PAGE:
Truckin' Along

Published 12:11 pm Tuesday, July 19, 2005

By By Tim Cottrell
(Editor's note: This is the eighth in a 10-week series of candid interviews with managers of Atmore Cal Ripken and Babe Ruth Baseball. The interviews will appear weekly on Sundays.)
Many youth baseball coaches wish to instill values in the young men they coach, or want to help them become better players. Others simply coach because their child is playing. But in some rare cases, you find a man who enjoys being around young men.
Eddie Jackson, who managed the Atmore Vision Center Cardinals to the Atmore Cal Ripken Baseball Minor League city championship and also managed the Atmore Cal Ripken 9-year-old All-Stars, can be placed into all those categories; but he especially enjoys the opportunity to spend time with young men.
"I've enjoyed it," Jackson said. "I found out there's a lot of kids that are just dying for attention. (If) you work with these kids it goes a long way. A lot of them that have moved on remember playing for me. I just enjoy spending time with them trying to make a difference. Kids these days need to be involved in something."
Jackson has two children, Chance, 11, and Casey, 9. He is self-employed as a trucker.
"I worked at Solutia for 15 years," he said. "I'm running my own truck. We lost our pension so I decided I'd worked enough shift work. I drive my own truck now and it frees me up and allows me more time to spend with my kids. I'm enjoying it."
Jackson's main hobby outside of being around his children is his love of the University of Alabama.
"…Chasing Alabama sports, whether it's football or baseball," Jackson said. "I did play some softball but I'm over that now, too. Pretty much I just enjoy spending time with (my kids) and working with ball. Back at the time when they were little, I was playing ball. I felt like they would get a better chance of playing if I stayed involved and helped them. I've had them playing ball since they were old enough to play at the Y. I enjoy spending time with them."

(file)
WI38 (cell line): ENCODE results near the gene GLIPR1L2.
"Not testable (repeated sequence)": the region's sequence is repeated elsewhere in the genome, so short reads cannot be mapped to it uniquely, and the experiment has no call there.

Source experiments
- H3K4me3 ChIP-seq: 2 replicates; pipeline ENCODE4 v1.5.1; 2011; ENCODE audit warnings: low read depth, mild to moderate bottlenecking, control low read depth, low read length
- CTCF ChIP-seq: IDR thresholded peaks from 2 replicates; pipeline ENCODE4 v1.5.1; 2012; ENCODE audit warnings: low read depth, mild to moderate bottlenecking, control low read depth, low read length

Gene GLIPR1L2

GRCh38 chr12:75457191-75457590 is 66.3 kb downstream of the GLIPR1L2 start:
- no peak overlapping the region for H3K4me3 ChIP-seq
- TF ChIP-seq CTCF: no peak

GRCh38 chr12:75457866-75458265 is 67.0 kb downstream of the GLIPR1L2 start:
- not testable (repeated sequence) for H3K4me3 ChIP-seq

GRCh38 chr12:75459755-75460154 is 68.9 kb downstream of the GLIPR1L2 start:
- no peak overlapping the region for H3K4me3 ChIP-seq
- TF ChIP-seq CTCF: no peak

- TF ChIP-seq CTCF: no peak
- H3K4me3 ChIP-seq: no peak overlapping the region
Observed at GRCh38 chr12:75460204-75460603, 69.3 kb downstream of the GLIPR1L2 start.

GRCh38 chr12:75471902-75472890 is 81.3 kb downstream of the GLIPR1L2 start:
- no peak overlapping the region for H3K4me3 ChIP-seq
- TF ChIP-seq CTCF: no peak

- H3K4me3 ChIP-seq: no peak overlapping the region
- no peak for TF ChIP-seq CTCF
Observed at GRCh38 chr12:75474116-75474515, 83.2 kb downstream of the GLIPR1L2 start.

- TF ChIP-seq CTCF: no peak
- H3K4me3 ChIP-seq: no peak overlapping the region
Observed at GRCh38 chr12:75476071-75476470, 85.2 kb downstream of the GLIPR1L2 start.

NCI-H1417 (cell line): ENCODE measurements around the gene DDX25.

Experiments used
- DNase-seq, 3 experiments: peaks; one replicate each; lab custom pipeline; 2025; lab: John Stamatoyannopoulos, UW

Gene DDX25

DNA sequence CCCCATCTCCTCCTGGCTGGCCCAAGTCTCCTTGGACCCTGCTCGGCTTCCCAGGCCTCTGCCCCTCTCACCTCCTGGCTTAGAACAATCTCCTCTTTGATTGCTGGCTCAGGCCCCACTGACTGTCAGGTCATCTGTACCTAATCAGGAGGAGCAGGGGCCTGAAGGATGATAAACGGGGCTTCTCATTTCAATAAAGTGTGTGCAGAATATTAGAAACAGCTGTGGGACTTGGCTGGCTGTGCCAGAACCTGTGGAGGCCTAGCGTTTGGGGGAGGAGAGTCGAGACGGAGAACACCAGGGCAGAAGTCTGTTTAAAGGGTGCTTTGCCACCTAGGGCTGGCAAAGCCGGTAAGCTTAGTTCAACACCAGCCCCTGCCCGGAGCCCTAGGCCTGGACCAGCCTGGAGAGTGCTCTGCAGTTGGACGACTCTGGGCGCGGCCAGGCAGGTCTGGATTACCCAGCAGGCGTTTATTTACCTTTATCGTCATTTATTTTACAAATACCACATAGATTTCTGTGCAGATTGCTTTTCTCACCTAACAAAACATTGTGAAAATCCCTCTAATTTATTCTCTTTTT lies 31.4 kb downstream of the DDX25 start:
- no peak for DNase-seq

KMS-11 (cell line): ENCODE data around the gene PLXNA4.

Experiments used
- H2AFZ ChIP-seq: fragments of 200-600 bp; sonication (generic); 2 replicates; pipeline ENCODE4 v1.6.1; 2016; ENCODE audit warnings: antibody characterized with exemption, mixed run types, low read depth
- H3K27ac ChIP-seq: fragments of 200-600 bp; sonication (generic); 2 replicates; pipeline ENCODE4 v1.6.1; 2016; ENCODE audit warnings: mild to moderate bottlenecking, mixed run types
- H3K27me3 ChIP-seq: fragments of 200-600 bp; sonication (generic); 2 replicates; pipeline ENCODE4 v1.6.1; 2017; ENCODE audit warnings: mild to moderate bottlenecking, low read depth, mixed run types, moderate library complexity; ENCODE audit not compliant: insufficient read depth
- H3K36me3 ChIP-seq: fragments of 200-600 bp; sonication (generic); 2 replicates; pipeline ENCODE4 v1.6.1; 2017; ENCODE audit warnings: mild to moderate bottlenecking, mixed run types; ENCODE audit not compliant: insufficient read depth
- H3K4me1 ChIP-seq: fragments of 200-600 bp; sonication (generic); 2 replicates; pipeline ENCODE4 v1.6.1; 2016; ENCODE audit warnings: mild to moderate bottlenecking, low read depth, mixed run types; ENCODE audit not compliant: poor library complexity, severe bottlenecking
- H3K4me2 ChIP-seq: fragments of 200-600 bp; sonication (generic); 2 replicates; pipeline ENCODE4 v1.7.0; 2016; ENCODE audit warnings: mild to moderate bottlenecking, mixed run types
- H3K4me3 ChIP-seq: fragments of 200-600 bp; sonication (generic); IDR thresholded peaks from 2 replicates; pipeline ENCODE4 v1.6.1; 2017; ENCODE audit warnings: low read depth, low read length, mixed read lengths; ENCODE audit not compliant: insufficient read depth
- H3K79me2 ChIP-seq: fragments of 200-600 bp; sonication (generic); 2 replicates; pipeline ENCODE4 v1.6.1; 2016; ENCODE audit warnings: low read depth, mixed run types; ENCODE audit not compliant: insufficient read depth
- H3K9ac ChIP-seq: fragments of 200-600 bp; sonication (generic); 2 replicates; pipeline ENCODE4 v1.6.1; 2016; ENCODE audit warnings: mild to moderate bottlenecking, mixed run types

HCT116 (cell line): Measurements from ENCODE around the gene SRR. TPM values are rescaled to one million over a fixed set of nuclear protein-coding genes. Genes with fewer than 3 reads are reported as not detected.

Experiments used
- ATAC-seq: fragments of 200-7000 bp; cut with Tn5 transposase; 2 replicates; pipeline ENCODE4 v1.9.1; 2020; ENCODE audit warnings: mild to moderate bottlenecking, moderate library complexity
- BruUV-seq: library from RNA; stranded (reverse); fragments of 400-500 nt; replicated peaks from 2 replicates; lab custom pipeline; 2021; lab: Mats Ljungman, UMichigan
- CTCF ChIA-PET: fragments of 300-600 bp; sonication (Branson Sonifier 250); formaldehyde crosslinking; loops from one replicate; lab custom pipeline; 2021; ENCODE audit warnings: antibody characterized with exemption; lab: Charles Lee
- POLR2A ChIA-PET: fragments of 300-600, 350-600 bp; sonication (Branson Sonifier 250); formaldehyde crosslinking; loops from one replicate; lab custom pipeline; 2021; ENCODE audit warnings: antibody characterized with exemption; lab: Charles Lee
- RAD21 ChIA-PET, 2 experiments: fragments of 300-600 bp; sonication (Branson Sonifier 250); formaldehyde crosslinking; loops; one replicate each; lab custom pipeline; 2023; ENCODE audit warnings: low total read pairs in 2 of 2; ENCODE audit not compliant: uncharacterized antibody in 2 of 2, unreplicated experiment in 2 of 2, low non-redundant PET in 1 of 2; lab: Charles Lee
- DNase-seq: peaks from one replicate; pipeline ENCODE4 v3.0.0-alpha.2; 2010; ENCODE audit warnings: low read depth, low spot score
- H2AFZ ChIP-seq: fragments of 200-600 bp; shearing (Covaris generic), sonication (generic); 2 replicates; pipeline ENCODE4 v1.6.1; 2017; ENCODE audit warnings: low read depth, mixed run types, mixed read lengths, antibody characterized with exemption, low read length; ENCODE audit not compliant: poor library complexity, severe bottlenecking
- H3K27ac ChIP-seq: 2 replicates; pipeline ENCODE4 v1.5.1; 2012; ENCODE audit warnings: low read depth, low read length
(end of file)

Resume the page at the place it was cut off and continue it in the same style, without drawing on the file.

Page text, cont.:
Jackson keeps things simple when coaching.
"I had some kids this year, that would sometimes pout if we were losing," Jackson said, "but I told them you have to lose before you can learn how to win. Winnings the easy part. I believe in starting out with the fundamental work and defense. I think the hitting will come. That's the way I've always done it. I work on fundamental work and defense and then hitting later. It seems to work well. I haven't lost much. I move up next year so I get to go to the next phase and see if it works there. I believe in hard work, discipline, and good sportsmanship. That's the key to it. If a kid doesn't have that you can't teach him a whole lot."

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